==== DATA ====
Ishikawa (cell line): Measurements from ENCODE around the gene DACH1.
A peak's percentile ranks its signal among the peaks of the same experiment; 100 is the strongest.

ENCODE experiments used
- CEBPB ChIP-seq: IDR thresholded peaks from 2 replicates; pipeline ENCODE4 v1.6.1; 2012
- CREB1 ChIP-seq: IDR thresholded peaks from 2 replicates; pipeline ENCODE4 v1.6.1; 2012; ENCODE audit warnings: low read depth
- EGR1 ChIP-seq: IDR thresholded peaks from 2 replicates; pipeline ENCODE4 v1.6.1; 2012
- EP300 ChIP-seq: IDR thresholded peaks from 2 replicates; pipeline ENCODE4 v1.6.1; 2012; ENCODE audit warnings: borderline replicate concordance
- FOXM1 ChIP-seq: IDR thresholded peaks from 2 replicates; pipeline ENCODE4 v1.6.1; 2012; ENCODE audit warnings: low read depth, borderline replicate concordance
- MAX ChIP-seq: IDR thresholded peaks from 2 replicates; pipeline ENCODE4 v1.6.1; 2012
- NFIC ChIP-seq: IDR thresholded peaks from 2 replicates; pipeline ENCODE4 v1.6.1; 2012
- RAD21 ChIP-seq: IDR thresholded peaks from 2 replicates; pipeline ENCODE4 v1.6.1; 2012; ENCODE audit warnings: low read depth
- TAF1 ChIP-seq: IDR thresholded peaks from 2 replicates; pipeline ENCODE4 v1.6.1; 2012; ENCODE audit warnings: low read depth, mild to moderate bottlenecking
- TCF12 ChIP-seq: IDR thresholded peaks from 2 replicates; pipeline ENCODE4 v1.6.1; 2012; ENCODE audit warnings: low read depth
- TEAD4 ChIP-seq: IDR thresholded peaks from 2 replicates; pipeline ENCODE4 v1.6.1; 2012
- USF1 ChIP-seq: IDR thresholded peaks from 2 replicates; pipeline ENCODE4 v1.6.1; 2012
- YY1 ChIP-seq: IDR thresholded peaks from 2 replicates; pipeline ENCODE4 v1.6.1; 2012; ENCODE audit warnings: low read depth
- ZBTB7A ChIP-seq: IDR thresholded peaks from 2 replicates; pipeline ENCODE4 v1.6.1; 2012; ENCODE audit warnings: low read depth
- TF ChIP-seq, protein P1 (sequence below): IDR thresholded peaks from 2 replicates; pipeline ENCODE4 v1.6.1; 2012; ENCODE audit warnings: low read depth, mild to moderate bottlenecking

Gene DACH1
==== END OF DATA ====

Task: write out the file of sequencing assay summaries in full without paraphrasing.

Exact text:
Ishikawa (cell line): Measurements from ENCODE around the gene DACH1.
A peak's percentile ranks its signal among the peaks of the same experiment; 100 is the strongest.

ENCODE experiments used
- CEBPB ChIP-seq: IDR thresholded peaks from 2 replicates; pipeline ENCODE4 v1.6.1; 2012
- CREB1 ChIP-seq: IDR thresholded peaks from 2 replicates; pipeline ENCODE4 v1.6.1; 2012; ENCODE audit warnings: low read depth
- EGR1 ChIP-seq: IDR thresholded peaks from 2 replicates; pipeline ENCODE4 v1.6.1; 2012
- EP300 ChIP-seq: IDR thresholded peaks from 2 replicates; pipeline ENCODE4 v1.6.1; 2012; ENCODE audit warnings: borderline replicate concordance
- FOXM1 ChIP-seq: IDR thresholded peaks from 2 replicates; pipeline ENCODE4 v1.6.1; 2012; ENCODE audit warnings: low read depth, borderline replicate concordance
- MAX ChIP-seq: IDR thresholded peaks from 2 replicates; pipeline ENCODE4 v1.6.1; 2012
- NFIC ChIP-seq: IDR thresholded peaks from 2 replicates; pipeline ENCODE4 v1.6.1; 2012
- RAD21 ChIP-seq: IDR thresholded peaks from 2 replicates; pipeline ENCODE4 v1.6.1; 2012; ENCODE audit warnings: low read depth
- TAF1 ChIP-seq: IDR thresholded peaks from 2 replicates; pipeline ENCODE4 v1.6.1; 2012; ENCODE audit warnings: low read depth, mild to moderate bottlenecking
- TCF12 ChIP-seq: IDR thresholded peaks from 2 replicates; pipeline ENCODE4 v1.6.1; 2012; ENCODE audit warnings: low read depth
- TEAD4 ChIP-seq: IDR thresholded peaks from 2 replicates; pipeline ENCODE4 v1.6.1; 2012
- USF1 ChIP-seq: IDR thresholded peaks from 2 replicates; pipeline ENCODE4 v1.6.1; 2012
- YY1 ChIP-seq: IDR thresholded peaks from 2 replicates; pipeline ENCODE4 v1.6.1; 2012; ENCODE audit warnings: low read depth
- ZBTB7A ChIP-seq: IDR thresholded peaks from 2 replicates; pipeline ENCODE4 v1.6.1; 2012; ENCODE audit warnings: low read depth
- TF ChIP-seq, protein P1 (sequence below): IDR thresholded peaks from 2 replicates; pipeline ENCODE4 v1.6.1; 2012; ENCODE audit warnings: low read depth, mild to moderate bottlenecking

Gene DACH1